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Six key B2B Sales Trends For 2017

Jenny Reardon | 18 January 2017

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Every January brings with it a host of blog posts predicting hot new B2B sales trends for the coming year. We’ll only know which have come to fruition at the end of the year, but recent technological advancements often hint at where B2B sales trends are headed. Take for example, the boom in big data and the technology that allows large quantities of information to be gathered and analysed. This will sway sales towards trends that harness the power of data to keep one step ahead of the competition and potential clients. Here are six B2B sales trends we think will make waves in 2017:

Social media’s meteoritic rise in influence and importance isn’t going to show any signs of abating in 2017. Not only that, but the use of social media to source, nurture and convert leads, and for channel development, is going to continue growing too, especially in B2B sales. In 2016, social influence and engagement rates were more the concern of branding and marketing, rather than sales. This is set to change, with influence and engagement becoming key components in the selling process. Just like emails and phone calls have become an indispensable part of nurturing leads down the sales pipeline, social media will also become part of that landscape. The key takeaway? Get your sales teams brushing up on their LinkedIn skills.

  • 2) Value- and usage-based pricing

Market places in industries as diverse as software and entertainment have seen price erosion affecting their products owing to increased competition and perceived value. So much so that many of these products are now available for free. This is a threat that even B2B industries need to be well prepared for. The introduction of value- and usage-based pricing is one strategy that many will adopt in 2017 to circumvent price erosion. Customers pay for products or services based on their perceived value or usage – think pay-as-you-go mobile phones or Spotify Free vs. Unlimited vs. Premium. Just make sure your customers appreciate the value your products offer them.

  • 3) Your company’s online reputation

How many times have you unconsciously (or consciously) judged a book by its proverbial cover and formed an opinion about a business based on how attractive, informative or user-friendly their website was? That might have been misguided ten or more years ago, but with online search playing such a large part in B2B purchase decision-making, your prospects need to be able to judge your business by its website. And it doesn’t stop at a slick site – your business is visible through multiple channels, from social media to peer review sites. Your audience will be watching how your company conducts itself online, and this says more about the business than a blurb on any About Us page.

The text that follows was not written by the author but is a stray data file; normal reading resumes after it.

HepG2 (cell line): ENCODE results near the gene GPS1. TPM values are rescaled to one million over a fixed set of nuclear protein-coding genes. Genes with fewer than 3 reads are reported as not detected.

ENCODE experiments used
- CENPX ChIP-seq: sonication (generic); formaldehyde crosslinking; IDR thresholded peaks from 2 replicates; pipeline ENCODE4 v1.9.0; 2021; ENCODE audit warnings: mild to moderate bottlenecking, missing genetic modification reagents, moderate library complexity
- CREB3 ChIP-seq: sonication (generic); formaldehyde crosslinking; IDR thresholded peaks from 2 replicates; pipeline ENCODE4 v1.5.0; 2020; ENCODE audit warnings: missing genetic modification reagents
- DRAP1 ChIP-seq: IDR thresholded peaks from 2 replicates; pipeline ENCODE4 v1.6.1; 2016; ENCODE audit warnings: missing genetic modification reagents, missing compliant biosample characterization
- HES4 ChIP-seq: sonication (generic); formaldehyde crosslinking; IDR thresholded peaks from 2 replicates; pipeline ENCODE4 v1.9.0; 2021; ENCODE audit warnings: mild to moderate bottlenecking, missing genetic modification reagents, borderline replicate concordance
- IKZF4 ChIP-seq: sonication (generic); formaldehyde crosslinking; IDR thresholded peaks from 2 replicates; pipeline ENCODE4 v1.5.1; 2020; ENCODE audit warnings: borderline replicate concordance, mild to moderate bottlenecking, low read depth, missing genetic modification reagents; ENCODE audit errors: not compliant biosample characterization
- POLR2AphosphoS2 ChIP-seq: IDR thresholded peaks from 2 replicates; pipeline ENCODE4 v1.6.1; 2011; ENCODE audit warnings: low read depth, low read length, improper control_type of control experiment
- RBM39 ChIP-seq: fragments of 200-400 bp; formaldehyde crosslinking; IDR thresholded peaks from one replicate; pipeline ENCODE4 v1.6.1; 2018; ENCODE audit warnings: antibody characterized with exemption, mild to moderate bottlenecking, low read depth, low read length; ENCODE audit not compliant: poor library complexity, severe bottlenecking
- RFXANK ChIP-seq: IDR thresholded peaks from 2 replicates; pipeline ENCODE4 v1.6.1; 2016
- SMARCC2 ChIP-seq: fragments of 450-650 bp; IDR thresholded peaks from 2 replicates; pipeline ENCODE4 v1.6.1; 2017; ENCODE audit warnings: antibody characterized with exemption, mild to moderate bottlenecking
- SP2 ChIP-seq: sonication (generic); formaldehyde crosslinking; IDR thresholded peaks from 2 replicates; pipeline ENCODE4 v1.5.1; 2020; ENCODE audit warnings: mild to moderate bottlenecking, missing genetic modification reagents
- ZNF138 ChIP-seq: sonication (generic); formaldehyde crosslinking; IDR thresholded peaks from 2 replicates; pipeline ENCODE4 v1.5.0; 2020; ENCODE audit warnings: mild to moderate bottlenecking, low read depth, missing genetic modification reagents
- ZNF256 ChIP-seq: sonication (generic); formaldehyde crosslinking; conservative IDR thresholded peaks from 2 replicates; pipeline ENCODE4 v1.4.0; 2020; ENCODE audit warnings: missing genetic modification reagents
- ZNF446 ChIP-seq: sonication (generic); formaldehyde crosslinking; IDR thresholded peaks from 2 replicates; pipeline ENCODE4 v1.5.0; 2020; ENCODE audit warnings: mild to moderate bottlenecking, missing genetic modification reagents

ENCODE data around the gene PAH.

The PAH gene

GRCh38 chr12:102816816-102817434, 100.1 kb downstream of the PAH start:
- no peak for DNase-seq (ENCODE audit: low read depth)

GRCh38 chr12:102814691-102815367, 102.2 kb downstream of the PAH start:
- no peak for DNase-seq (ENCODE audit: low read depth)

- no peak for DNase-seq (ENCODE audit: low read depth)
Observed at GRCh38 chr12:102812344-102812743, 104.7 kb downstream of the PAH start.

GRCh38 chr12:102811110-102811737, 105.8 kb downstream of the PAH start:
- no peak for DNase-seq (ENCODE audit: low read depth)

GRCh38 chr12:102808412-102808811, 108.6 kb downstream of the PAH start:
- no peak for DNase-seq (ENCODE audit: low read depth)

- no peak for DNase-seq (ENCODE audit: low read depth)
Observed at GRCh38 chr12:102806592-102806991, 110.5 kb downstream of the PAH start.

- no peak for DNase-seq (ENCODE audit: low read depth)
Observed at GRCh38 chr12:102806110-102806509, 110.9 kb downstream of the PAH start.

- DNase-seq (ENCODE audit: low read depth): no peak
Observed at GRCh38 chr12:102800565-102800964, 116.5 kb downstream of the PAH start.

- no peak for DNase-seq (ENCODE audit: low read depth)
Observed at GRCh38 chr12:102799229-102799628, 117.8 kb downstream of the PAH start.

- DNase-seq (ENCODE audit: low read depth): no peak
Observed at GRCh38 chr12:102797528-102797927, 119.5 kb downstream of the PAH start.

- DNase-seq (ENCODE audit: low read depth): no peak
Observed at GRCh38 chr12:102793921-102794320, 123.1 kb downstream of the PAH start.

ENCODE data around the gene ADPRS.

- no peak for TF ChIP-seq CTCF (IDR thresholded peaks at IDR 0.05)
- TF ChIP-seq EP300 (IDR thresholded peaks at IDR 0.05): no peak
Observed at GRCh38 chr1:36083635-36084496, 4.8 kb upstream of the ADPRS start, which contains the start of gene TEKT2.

• 4) Leveraging more data

As we highlighted in the opening paragraph, data is one B2B sales trend that isn’t going anywhere. In fact, as technology progresses and data-interpretation software becomes more accessible and affordable, the idea of making sales without data will become very much a thing of the past. Everything from identifying and scoring leads to predicting sales patterns will rely on science. If numbers aren’t your strong suit, fear not – all you need is an openness to new software.

  • 5) B2B mobile apps

It wouldn’t be a blog post about B2B sales trends without a hat tip to mobile. A bit like data, mobile has become the flavour of this decade, and probably the next one too. A quick scan of a train during commuter times will tell you how crucial the mobile device has become for business people – i.e. the people you’re trying to sell to. Even though your website is probably mobile optimised, offering leads an app vastly improves usability, it’s far easier to personalise than a website, and it can function offline too. And given how much time the average mobile user spends inside apps, it’s little wonder that B2B mobile apps will take off this year.

  • 6) Account-based marketing

Even though it was first developed 10 years ago, account-based marketing (ABM) is yet to see its heydey. With buyers becoming ever more resistant to generic marketing and sales pitches, and armed with more and more information (and hence, more buying power), businesses need to refine their approach to B2B marketing and sales. ABM is based on personalising every aspect of B2B sales and marketing (messaging, content, communication) to specific accounts – and aligning the hitherto disparate sales and marketing functions in the process.

As well as greatly improving sales efficiency, ABM can facilitate channel development too. Read our guide for a detailed view on the mechanics of ABM:


Image credit: aldes.co.za

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